(12) SETTING AN EXAMPLE. Here is Brian Niemeier’s tweet, inviting people to read his post criticizing Matthew Foster for using ad hominem attacks.

See Niemeier’s post “Sad Puppies: Cognitive Dissonance Makes Our Enemies Oblivious” at Kairos.

There are two possible explanations for why Matthew responded to my evidence-based arguments with nothing but ad hominem attacks.

  1. False positives: all of his “tells” are in fact rational responses to unknown stimuli.
  2. Cognitive dissonance: lacking contrary evidence against arguments that shook his worldview, Matthew responded with a slew of irrational accusations.

(13) FORCE AWAKENS DESPOILED. As CinemaBlend notes, in How Star Wars the Force Awakens Should Have Ended much of the video is actually dedicated to fixing holes in the movie rather than specifically dealing with how it ended.

[Thanks to JJ, James H. Burns, and John King Tarpinian for some of these stories. Title credit goes to File 770 contributing editor of the day Steve Davidson.]

353 thoughts on “Pixel Scroll 2/13/16 He Feels The Pixels Scraping, Scrolls Breaking On His Brow

  1. @TheYoungPretender I have some faith in the nominated person’s ability or judgement when it comes to making effective use of the fact that they would have “control” of that slot once the nominations are finalized, either to turn it down or come up with some other clever plan.

    I’m not sure I’m following you here. If a person/work is on RP/SP slate, they/it becomes a finalist, what kind of clever plan are you picturing? Declining the nomination could put a different RP/SP slate item as finalists. No way to know beforehand. I used the puppy leaders is going to fall flat IMHO. Which leaves us with voters trying to determine what they believe became finalist regardless of being on the slate. It was Hugo quality leaves us open to slates forever and possibly kills EPH or any changes to nominating/voting to prevent slates from taking over the ballot.

    Look at me arguing Steve Davidson’s position. I hold this position. This year the games VD is playing is making it really hard for me to stand by my principles. He has put me in a heads he wins, tails I lose this year for anyone/anything I was previously planning to nominate which he has on his slate who has not disavowed slates.

  2. …and in true BBC tradition it was either never recorded

    78 years ago *nothing* was recorded. The best that was just about possible was Film Recording (point a cine camera at a long persistence TV screen) which introduced all sorts of artifacts. The film companies and cinema chains had very firm thoughts about the BBC setting up in competition.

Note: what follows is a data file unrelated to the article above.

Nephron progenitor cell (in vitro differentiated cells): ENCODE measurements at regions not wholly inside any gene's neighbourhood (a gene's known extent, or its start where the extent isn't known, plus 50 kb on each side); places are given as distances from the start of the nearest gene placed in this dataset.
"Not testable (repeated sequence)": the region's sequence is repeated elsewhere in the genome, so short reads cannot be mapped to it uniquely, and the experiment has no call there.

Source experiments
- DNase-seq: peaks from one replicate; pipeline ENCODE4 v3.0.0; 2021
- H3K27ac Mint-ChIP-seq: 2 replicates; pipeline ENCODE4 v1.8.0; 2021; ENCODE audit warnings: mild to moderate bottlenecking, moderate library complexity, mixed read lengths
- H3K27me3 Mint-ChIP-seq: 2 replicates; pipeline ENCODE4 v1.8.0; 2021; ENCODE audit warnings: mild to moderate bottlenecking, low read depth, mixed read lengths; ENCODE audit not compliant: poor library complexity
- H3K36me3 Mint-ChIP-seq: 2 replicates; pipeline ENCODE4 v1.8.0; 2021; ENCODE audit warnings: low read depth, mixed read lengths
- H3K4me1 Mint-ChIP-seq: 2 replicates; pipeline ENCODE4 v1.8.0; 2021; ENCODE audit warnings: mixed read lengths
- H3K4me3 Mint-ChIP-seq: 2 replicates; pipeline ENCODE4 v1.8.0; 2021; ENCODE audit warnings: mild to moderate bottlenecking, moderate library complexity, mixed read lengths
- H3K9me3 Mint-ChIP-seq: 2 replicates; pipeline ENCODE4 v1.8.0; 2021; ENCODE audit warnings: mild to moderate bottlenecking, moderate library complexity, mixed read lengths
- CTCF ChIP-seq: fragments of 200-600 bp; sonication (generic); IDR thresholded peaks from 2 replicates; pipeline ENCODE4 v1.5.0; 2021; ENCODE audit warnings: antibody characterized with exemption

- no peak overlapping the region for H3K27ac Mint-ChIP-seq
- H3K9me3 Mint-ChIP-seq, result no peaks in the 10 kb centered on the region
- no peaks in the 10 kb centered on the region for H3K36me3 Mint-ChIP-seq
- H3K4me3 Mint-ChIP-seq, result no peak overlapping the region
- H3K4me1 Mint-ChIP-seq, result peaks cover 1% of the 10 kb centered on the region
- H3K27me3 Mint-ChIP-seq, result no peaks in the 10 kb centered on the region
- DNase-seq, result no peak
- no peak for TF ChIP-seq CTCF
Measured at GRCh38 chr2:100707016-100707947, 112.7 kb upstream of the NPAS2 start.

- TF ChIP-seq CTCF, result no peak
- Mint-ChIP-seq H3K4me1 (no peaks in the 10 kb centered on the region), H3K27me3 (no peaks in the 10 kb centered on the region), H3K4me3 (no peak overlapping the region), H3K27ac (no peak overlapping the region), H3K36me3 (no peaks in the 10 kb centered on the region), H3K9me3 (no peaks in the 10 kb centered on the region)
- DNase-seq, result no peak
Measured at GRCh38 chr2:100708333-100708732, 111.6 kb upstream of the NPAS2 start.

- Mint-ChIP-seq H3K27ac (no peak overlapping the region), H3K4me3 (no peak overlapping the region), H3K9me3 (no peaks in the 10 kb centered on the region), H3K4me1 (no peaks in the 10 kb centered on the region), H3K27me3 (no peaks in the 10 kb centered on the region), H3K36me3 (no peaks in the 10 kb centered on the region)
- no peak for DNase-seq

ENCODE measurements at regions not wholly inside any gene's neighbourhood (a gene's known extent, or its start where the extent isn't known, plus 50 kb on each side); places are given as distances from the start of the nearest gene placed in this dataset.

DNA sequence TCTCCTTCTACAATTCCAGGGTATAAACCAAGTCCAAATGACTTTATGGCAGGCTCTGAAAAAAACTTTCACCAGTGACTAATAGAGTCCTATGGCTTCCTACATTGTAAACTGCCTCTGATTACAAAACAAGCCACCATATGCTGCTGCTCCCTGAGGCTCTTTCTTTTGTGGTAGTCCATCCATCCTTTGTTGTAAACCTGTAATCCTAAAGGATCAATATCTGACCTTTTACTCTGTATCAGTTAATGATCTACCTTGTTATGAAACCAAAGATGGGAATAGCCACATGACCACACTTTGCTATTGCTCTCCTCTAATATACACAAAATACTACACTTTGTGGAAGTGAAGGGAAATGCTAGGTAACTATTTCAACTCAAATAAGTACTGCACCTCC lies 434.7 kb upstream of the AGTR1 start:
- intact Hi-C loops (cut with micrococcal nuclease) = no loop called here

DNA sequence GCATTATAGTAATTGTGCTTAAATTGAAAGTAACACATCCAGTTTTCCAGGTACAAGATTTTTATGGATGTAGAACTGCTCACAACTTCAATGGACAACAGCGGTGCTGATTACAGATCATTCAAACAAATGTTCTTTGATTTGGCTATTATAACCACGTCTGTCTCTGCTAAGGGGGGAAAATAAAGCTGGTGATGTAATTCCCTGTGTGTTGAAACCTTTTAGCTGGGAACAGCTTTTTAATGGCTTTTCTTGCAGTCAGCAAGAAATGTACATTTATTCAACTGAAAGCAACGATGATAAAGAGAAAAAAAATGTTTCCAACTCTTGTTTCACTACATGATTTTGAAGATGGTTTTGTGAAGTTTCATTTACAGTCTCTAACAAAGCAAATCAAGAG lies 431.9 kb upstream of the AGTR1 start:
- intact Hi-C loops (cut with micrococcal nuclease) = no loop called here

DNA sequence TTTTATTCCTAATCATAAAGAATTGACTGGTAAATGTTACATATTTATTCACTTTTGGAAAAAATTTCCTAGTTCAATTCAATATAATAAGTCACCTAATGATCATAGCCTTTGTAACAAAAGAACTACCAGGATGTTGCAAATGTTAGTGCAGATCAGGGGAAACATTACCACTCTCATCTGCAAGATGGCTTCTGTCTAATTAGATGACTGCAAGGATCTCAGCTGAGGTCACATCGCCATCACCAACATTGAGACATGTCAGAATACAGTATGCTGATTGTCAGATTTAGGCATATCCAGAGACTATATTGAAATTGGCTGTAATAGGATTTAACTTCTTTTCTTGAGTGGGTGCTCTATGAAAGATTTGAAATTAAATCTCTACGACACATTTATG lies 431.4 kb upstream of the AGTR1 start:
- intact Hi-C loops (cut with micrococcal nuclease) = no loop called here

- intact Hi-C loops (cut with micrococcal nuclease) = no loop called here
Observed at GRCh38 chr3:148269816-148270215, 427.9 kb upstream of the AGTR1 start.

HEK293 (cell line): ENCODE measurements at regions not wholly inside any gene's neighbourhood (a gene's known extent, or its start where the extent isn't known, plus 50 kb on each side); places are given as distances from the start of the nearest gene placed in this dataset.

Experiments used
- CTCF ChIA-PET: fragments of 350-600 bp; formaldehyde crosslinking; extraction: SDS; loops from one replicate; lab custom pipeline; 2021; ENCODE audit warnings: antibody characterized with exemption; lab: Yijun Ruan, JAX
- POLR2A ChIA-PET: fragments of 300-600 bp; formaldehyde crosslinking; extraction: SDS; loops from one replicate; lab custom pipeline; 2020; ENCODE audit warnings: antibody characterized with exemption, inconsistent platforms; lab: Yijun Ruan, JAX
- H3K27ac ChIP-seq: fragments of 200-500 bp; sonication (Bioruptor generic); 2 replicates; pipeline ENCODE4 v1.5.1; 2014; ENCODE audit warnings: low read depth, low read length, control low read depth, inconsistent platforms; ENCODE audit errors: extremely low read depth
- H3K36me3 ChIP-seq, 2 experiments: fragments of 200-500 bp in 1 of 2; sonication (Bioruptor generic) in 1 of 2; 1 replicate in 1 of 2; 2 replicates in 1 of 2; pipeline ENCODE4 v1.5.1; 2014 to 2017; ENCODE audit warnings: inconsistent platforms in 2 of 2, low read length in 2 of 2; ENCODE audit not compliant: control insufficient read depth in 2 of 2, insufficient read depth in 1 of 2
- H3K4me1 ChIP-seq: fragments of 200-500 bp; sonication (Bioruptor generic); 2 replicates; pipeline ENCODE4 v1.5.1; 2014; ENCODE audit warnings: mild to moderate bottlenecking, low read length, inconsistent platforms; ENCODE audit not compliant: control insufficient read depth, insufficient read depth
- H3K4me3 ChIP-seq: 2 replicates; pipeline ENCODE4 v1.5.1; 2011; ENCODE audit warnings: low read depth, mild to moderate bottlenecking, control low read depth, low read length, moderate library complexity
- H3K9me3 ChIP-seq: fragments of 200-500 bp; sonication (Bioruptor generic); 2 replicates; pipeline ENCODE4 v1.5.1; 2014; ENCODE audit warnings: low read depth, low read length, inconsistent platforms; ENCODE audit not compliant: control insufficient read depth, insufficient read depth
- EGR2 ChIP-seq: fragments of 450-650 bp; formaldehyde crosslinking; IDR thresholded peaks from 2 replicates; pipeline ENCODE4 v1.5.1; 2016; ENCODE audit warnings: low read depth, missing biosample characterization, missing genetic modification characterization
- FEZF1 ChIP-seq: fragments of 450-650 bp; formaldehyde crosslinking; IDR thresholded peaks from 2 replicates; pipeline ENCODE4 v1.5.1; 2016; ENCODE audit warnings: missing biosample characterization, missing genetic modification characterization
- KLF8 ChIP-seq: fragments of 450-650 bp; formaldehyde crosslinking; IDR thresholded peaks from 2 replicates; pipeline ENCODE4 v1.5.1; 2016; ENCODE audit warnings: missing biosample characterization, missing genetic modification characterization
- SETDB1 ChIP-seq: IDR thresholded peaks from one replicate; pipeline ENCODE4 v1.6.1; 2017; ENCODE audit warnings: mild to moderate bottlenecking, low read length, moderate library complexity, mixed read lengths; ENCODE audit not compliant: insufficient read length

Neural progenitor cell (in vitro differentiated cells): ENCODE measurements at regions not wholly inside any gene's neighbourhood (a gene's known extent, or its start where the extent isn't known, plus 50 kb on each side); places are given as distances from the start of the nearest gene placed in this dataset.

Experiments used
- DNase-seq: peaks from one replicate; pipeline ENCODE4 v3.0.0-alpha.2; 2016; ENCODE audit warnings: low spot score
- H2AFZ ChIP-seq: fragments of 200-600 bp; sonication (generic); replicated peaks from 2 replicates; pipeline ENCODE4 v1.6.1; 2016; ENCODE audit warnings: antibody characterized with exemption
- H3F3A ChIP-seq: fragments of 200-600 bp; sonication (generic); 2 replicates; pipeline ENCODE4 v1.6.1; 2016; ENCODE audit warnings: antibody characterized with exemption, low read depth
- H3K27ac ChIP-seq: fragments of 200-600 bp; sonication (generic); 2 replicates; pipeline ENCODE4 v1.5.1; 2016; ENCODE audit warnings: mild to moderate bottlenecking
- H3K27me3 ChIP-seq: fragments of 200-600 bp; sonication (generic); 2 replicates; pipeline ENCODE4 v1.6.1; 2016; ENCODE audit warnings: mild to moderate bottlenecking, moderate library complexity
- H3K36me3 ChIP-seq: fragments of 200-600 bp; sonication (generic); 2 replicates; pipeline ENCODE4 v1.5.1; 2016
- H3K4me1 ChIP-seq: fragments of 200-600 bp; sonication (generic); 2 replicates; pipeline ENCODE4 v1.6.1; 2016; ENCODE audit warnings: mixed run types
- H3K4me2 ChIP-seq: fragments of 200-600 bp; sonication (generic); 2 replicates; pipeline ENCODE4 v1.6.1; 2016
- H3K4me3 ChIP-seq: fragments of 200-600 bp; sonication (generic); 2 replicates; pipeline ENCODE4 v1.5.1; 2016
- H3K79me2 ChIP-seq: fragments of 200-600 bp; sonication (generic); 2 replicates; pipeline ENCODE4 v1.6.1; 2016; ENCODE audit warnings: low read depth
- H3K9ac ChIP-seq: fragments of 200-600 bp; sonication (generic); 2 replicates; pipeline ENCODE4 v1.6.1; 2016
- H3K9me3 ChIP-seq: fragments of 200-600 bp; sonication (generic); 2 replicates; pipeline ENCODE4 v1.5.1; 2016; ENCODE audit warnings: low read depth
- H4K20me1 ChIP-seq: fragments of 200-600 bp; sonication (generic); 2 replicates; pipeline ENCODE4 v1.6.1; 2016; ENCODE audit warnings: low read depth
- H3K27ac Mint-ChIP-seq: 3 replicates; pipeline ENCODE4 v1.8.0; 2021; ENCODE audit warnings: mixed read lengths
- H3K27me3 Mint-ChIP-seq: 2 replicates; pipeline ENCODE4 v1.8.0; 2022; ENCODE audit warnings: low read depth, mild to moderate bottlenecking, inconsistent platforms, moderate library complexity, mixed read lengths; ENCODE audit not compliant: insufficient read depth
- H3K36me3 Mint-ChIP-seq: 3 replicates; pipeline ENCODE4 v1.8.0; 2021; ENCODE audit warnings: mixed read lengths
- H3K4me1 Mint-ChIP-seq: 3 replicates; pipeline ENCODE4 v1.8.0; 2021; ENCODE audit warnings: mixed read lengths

The big weekly drama the BBC produced at the time was repeated later in the week, and the technical staff shift (AP Shift) system was created so that the same individuals who had worked on the original transmission also worked on the repeat. The actors were just paid to come in twice.

  3. Camestros Felapton on February 14, 2016 at 10:38 am said: “It does take some amazing categorical twists to be a puppy but a key one is that because they (and Mad Genius in particular) are publishing independently (plus and via Baen) that therefore publishing independently is a Sad Puppy thing and if you oppose Sad Puppies you’ve sold your soul to Big Publishing.”

    Or, you could listen to what people actually say, which is that they can’t get published any other way than independent because of politically based gatekeeping by Big Publishing.

    With a Left-leaning gatekeeper, Left oriented authors experience no difficulties along ideological lines. Round peg, round hole. Therefore anyone who complains must be a liar, self promoter, or some other lower life form. Maybe even a [shudder] Republican!

    Just as an experiment try submitting a story that has some square-peg Conservative elements. See what happens to you. To quote Mr. T, I predict pain.

    3) I look forward to Davidson’s arguments of why Noah Ward needs to win again in 2016, in case Sad Puppies 4 the non-slate slate manages to get a nomination or two up.

  4. For example if a book is first published by a UK publisher and then later by a different US publisher do you get the geolocation determined published version (e.g. if Orbit in the UK and Tor in the US do amazon.uk get the Orbit ebook and amazon.us get the Tor one)

    It has to be a publisher who has e-publishing rights for that region, and for new books from large publishers those seem likely, in practice, to reside with the print publisher.